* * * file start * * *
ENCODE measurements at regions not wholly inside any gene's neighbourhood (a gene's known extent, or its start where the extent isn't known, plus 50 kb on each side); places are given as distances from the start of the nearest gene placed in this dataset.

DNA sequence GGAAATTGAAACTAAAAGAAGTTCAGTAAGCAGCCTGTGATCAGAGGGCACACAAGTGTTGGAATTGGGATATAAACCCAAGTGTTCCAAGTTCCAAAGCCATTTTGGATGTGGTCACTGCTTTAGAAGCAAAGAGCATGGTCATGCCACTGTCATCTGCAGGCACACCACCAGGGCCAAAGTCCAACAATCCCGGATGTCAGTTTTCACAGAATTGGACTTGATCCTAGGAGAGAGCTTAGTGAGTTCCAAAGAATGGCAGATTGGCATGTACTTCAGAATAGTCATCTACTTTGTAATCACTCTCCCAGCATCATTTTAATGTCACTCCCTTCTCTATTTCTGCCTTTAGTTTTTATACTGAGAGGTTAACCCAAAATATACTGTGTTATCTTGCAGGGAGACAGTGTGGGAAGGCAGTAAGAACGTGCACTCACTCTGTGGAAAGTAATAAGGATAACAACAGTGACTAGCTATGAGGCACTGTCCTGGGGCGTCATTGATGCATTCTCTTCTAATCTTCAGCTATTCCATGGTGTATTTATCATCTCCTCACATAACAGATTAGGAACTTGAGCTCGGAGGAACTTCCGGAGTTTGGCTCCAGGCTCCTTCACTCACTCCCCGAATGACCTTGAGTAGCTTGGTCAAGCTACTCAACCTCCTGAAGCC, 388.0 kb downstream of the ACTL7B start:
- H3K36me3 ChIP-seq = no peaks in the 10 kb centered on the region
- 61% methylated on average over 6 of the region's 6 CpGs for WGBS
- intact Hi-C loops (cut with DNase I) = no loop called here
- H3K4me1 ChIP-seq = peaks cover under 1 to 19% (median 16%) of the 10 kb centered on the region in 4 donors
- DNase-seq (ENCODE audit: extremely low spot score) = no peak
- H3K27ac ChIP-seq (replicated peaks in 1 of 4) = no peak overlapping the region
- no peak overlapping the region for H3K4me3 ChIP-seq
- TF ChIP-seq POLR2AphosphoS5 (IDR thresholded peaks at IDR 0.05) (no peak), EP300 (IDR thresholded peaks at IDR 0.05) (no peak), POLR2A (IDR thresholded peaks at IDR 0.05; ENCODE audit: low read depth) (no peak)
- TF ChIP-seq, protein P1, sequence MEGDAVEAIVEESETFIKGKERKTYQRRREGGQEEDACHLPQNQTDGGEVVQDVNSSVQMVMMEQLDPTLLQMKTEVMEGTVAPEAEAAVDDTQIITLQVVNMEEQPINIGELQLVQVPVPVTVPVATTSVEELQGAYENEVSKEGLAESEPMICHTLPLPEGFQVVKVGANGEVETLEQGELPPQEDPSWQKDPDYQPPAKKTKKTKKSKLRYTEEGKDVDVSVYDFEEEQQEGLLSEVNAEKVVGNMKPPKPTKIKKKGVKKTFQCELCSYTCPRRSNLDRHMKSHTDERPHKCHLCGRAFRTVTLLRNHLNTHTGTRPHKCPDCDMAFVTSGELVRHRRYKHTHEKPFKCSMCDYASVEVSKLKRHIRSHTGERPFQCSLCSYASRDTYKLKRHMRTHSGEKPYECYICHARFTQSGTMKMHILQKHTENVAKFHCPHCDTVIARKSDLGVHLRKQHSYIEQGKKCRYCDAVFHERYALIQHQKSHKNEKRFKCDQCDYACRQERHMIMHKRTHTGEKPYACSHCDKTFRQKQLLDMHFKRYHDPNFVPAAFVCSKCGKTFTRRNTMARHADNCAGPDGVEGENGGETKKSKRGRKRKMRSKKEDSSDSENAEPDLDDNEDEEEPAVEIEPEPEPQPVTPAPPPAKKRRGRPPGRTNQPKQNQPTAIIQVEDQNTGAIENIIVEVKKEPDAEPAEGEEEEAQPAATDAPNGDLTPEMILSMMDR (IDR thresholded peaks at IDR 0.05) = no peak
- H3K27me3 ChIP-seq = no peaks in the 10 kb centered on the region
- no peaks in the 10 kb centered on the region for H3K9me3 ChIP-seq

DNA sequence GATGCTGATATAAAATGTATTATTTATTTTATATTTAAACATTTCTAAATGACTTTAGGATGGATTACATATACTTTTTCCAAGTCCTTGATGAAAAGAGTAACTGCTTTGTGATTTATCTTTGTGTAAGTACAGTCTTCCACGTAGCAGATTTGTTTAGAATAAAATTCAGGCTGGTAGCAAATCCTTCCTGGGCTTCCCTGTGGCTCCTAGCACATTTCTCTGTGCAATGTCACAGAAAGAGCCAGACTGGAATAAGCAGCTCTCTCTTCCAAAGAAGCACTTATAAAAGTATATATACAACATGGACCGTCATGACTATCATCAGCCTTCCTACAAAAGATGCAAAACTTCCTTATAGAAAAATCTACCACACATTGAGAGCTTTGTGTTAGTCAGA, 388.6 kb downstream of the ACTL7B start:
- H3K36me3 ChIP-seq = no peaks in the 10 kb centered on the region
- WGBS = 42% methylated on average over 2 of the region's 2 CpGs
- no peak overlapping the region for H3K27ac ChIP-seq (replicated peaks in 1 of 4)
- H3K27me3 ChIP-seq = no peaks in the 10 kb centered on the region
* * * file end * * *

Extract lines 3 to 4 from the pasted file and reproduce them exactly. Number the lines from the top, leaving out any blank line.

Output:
- H3K36me3 ChIP-seq = no peaks in the 10 kb centered on the region
- 61% methylated on average over 6 of the region's 6 CpGs for WGBS